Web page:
Monday, August 30, 2004

(Managing) Deep Smarts

Deep Smarts are those people who can see the whole picture and yet zoom in on a specific problem others haven’t been able to diagnose. Almost intuitively, they can make the right decision, at the right level, with the right people. Their insight is based more on know-how than on facts; it comprises a system view as well as expertise in individual areas. Deep smarts are not philosophical—they’re not “wisdom” in that sense—but they’re as close to wisdom as business gets.

Drawing on their forthcoming book Deep Smarts, Dorothy Leonard and Walter Swap argue in the September 2004 Issue of the Harvard Business Review that the best way to transfer such expertise to novices and make individual knowledge institutional isn’t through PowerPoint slides, a Web site of best practices, online training, project reports, or lectures.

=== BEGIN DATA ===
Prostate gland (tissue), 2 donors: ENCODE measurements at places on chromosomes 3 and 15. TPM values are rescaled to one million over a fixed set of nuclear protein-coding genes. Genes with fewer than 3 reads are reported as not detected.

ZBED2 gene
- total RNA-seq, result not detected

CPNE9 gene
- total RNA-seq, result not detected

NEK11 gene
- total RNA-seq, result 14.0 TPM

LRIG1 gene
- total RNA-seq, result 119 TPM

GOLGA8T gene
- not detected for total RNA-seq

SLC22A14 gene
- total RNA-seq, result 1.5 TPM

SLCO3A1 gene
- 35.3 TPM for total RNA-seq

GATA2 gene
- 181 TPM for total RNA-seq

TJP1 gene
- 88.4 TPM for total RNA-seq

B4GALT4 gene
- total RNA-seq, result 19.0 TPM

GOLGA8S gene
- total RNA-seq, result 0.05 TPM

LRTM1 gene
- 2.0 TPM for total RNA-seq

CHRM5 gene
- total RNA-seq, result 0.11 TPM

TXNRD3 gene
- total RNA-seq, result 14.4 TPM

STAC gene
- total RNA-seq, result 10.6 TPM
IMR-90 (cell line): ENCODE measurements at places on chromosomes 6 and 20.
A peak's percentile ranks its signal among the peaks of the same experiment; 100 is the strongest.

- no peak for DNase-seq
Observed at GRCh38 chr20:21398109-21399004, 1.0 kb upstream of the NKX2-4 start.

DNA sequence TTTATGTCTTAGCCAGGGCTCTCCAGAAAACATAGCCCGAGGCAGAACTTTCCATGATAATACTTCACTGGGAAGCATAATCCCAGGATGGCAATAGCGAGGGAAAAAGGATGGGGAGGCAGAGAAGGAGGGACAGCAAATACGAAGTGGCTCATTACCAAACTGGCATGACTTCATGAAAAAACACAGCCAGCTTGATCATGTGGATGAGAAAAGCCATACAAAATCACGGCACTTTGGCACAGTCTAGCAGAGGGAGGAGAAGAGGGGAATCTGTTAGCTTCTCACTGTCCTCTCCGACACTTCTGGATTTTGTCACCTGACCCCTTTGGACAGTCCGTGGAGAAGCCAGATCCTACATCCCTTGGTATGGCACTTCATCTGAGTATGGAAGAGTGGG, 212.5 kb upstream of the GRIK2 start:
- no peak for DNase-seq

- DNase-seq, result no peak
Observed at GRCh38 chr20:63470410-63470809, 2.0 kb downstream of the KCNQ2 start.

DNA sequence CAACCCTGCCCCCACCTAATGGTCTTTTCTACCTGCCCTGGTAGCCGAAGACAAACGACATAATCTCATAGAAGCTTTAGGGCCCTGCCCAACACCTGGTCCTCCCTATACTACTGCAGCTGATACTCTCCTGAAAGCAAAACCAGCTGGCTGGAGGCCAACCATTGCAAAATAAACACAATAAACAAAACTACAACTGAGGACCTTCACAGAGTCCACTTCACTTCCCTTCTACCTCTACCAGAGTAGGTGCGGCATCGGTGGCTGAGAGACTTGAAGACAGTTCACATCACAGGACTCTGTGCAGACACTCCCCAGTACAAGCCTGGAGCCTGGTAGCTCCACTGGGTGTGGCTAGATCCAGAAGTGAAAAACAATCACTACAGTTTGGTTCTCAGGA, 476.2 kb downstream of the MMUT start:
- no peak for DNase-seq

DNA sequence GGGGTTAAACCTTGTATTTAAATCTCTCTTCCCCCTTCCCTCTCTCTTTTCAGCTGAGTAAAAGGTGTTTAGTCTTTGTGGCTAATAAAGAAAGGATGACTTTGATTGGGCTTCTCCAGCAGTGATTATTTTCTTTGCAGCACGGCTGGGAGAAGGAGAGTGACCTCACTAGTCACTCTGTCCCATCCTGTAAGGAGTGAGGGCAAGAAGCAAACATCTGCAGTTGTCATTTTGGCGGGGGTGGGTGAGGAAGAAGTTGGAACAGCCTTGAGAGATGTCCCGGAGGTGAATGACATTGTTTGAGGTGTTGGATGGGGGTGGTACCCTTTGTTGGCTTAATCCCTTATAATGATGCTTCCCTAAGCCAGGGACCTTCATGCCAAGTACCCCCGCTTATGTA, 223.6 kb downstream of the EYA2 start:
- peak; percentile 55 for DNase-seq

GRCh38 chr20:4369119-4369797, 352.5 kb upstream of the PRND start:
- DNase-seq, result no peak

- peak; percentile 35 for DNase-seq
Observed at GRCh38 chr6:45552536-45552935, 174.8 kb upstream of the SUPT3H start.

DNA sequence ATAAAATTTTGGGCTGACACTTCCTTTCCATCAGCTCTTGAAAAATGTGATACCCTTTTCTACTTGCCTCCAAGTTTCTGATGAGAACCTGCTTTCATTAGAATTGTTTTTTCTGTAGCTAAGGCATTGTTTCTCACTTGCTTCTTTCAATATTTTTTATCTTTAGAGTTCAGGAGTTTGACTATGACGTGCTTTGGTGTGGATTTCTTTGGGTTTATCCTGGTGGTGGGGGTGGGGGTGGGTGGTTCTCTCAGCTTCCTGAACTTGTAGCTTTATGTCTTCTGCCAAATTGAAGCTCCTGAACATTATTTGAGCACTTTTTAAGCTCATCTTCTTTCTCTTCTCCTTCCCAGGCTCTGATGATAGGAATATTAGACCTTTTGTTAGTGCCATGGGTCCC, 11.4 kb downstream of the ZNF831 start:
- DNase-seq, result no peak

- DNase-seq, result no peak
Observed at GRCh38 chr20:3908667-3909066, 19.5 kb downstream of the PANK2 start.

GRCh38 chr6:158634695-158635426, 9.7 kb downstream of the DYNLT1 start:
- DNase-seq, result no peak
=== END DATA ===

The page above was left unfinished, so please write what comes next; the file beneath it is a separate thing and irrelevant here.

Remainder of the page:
Rather, the sage needs to teach the neophyte individually how to draw wisdom from experience. The novice needs to discover the expert’s know-how through guided practice, guided observation, guided problem solving, and guided experimentation — all under the direction of a knowledge coach.

Companies have to be willing to dedicate time and effort to such extensive training, but the investment more than pays for itself.